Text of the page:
Val (Al Pacino) gets out of prison after 28 years and is met by Doc (Christopher Walken), an old friend and former criminal associate. They catch up and Val wants to celebrate his release, which eventually involves robbing a pharmacy, finding hookers, stealing a car, and spring another of their old pals, Hirsch (Alan Arkin), from his old folks home so they can share one last hurrah.
However there’s one big wrinkle. Before he was locked up, Val accidentally shot the son of a major criminal. That had guy has been waiting all this time to get his revenge and has ordered Doc to kill Val before the following morning.
Stand Up Guys is like two completely different movies that have been slammed together with little thought about how they would clash. There’s a rather sweet, nostalgic movie about friendship, aging, seeking redemption and the need to continue to feel alive even in your twilight years. Then there’s a completely separate movie that thinks it’s The Hangover, with Val getting an persistent erection that only a needle can cure and snorting prescription medication.
If the movie could smoothly move from one extreme to the other it might have worked, but it doesn’t. Instead it flings itself around with such abandon it’s difficult to keep up. It might also have been better if they’d had worse actors. In quiet, personal scenes Walken, Pacino and Arkin really draw you in and make you remember just what great actors they are, but then the film whips of to something silly, illogical and audience insulting (some things are almost breathtaking in what it assumes the viewer will swallow).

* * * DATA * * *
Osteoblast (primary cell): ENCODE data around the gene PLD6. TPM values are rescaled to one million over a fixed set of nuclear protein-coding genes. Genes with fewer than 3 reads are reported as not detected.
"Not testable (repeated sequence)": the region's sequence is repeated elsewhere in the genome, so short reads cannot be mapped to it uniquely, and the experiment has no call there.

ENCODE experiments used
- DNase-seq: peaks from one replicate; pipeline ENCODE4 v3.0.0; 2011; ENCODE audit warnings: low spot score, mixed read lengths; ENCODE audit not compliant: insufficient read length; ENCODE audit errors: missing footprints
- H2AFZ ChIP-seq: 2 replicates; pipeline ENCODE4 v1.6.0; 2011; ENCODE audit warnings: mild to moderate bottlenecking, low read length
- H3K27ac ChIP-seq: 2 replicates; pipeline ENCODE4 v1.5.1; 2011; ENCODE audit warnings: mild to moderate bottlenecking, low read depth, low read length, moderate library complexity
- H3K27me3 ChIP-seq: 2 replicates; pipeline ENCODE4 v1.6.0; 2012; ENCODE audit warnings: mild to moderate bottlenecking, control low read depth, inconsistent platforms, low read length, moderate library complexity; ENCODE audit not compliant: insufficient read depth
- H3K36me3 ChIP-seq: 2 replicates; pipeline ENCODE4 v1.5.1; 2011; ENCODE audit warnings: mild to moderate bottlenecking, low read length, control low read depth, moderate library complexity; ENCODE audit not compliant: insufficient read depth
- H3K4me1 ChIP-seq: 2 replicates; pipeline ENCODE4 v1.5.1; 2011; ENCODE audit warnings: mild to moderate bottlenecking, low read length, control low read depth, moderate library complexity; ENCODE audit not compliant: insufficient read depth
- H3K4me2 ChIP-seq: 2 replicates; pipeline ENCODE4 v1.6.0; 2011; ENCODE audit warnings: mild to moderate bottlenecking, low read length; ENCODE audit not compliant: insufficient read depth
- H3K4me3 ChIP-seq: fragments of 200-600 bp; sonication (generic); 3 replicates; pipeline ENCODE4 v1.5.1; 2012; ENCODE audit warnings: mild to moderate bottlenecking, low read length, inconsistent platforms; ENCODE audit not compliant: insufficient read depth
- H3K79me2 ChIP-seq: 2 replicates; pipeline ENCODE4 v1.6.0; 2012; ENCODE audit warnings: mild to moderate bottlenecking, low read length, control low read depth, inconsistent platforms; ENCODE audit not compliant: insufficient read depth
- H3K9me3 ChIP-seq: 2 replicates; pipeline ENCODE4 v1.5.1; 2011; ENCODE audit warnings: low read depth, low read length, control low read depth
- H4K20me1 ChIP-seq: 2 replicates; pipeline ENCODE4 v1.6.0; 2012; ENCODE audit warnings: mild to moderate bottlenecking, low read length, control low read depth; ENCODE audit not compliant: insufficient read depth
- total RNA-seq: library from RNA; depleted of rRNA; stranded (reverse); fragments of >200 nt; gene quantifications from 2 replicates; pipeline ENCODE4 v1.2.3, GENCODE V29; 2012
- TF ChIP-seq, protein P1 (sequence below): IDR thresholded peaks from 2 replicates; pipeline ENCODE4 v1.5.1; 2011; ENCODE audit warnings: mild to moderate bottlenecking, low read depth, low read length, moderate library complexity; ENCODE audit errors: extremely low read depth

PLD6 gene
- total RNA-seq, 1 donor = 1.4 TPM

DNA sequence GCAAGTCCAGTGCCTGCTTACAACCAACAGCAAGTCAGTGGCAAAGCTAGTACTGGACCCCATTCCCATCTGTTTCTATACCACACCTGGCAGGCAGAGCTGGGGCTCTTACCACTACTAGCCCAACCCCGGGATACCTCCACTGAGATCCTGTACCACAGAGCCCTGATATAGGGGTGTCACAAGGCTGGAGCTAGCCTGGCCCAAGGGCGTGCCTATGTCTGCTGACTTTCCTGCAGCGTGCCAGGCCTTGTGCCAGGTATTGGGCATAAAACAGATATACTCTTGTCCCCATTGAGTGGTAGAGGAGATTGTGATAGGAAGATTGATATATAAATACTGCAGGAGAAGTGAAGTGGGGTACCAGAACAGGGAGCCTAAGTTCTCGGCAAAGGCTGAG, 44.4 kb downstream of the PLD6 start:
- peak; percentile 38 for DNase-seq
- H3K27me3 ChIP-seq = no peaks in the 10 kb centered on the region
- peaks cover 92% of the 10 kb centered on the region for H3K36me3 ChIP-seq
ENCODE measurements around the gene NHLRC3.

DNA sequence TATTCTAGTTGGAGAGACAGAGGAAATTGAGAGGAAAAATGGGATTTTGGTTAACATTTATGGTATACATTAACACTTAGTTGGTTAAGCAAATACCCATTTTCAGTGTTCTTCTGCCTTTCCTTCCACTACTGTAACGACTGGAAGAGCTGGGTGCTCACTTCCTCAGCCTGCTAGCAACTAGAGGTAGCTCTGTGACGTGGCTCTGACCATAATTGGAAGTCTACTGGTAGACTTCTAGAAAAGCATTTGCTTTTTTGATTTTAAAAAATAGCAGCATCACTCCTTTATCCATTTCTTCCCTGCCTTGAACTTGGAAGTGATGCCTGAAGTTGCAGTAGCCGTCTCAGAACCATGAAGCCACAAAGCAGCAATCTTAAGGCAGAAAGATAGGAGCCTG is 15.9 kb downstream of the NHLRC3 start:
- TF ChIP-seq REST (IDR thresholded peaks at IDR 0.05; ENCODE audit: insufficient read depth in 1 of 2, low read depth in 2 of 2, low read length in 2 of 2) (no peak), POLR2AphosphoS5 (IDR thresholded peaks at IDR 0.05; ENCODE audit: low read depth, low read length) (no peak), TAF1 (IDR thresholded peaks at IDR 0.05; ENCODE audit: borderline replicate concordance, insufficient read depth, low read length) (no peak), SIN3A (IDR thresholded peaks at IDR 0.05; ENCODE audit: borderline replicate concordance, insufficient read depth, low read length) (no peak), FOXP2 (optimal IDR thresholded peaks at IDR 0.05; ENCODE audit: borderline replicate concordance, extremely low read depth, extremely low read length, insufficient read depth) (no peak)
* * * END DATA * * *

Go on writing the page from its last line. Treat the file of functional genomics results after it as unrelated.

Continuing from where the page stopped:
It’s really frustrating as the non-Hangover parts of the film are great, to the point where if it could have been just that, I wouldn’t have been shocked if people were wondering about Oscars for Walken and Pacino. There’s a power to the story of two old friends who haven’t seen each other for decades and only have one night together, with both being aware that one of them is on borrowed time. When it’s allowed to it handles things with a quiet power that’s actually quite moving. But then Al Pacino has to go to hospital because of his Viagra-overdose erection, or a daughter who’s literally just discovered her father has died agrees they should go off in the middle of the night to bury him.
I spent much of the film rolling my eyes, which is a tragic shame because after the film was over there were aspects of it that lingered in my mind. Walken in particular really works hard to bring out the conflicts of aging and the need to feel connected no matter what mistakes you’ve made in the past, while Pacino does well dealing with the power of friendships. But then there are the jokes that are almost painful to watch and turn this from something memorable into something mismatched and dumb.
Overall Verdict: There’s about 50 minutes of a well-made, potentially powerful film about aging and friendship that reminds you of how good Pacino and Walken are. Unfortunately mixed into that are sub-Hangover jokes and stupidity that don’t just clash but are actively dumb.
Reviewer: Tim Isaac